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Additional Goal: Reevaluate Turbulent Solutions on Tetrahedral Grids with 2 nd Order Convective Terms in Turbulence Model

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Current Standards for Practical Turbulent Solutions Benefits of prismatic grids in boundary layers: provide a line structure for boundary layers anecdotal/empirical evidence that accuracy of turbulent solutions on tetrahedral grids lags behind accuracy on grids with prismatic cells within boundary layers for comparable number of degrees of freedom Previous experience with 2nd order turbulence convection: does not strongly benefit turbulent solutions on grids with prismatic elements in boundary layers significantly more difficult to converge, was not used on tetrahedral grids Current standards: mixed-element grids with prismatic cells in boundary layers and 1st-order convective terms in turbulence models Would solutions on tetrahedral grids with lines in boundary layers improve with 2 nd order turbulence convection?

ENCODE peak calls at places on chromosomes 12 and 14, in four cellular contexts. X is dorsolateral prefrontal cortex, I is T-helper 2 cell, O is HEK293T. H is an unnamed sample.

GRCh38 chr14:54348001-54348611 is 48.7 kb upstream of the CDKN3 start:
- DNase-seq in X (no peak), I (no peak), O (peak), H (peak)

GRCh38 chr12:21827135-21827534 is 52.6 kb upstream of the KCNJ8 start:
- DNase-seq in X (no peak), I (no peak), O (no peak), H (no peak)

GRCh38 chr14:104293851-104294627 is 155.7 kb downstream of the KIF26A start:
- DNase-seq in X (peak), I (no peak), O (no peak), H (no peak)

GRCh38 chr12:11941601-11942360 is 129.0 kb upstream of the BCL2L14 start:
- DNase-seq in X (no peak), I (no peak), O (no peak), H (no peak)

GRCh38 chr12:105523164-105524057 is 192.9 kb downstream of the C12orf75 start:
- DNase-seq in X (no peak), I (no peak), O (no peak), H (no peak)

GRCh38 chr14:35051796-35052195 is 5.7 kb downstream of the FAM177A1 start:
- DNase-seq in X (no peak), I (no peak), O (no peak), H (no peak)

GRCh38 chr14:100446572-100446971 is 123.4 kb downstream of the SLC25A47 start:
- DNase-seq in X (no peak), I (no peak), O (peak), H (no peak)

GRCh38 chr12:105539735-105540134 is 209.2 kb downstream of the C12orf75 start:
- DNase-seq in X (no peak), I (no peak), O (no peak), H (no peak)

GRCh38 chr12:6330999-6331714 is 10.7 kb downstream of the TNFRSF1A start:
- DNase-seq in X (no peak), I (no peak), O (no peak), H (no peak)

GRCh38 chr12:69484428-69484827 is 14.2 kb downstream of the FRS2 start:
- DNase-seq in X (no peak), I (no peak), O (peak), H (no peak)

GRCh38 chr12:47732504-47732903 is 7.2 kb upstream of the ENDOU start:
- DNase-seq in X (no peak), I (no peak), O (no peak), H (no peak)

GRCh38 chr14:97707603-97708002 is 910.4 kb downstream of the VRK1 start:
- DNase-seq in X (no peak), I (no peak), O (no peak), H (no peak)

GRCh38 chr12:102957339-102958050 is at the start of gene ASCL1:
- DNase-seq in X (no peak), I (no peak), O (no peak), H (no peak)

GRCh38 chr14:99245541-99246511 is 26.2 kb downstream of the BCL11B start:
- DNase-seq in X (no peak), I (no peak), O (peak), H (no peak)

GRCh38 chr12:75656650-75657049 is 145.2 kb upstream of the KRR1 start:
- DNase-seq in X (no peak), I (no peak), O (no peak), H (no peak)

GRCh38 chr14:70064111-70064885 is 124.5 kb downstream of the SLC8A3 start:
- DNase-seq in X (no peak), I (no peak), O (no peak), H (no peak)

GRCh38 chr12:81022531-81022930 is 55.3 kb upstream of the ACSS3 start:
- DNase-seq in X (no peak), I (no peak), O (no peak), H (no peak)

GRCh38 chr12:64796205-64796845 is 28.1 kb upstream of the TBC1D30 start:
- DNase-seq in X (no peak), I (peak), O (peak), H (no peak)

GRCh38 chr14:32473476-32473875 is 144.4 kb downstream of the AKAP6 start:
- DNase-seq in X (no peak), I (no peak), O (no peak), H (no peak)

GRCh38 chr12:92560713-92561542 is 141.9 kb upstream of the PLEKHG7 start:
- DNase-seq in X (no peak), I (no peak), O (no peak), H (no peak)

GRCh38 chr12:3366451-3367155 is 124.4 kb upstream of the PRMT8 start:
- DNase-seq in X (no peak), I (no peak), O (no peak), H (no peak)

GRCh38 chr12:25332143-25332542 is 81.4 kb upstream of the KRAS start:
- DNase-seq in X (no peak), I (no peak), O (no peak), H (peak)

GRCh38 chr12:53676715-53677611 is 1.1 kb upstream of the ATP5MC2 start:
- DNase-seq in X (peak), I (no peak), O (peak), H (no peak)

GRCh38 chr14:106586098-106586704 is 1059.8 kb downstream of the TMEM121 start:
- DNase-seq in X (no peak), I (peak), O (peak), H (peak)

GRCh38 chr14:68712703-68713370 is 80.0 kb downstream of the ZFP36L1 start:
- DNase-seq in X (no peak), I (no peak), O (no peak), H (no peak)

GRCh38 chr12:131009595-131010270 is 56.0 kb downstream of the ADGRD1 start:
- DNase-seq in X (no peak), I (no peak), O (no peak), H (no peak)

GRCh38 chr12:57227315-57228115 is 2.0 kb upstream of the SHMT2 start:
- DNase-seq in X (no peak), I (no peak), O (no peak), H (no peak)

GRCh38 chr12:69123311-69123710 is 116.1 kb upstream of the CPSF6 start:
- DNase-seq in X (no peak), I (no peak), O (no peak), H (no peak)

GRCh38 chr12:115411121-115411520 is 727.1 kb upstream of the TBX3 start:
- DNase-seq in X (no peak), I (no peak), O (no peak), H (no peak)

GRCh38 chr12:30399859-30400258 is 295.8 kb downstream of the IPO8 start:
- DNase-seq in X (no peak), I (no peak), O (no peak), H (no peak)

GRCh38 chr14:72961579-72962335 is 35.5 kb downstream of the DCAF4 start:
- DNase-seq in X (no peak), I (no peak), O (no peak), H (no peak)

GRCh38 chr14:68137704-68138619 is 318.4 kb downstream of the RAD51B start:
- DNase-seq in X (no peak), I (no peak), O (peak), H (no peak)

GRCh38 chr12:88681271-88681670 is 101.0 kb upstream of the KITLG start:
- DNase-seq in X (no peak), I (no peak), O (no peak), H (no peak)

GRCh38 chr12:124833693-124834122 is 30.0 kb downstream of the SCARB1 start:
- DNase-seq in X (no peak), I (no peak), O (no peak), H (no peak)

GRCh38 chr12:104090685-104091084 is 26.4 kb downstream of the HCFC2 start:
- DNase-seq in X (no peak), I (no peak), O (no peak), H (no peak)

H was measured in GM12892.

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Why Do We Care About Tetrahedral Grids? Potential benefits of tetrahedral grids: more edge-connected neighbors can improve accuracy and stability smaller operation count per dof in computing residuals and Jacobians naturally edge-based, may allow elimination of the element loop more flexibility for anisotropic grid adaptation Warning: Convergence of current AgMG methods with line agglomeration deteriorates on anisotropic tetrahedral grids New recent developments: a version of the SA model with provisions for negative turbulence strong adaptive solvers converging higher-order discretizations The effects of tetrahedral grids in boundary layers and 2nd- order convective terms in the SA turbulence model equation are reevaluated for 2D turbulent flows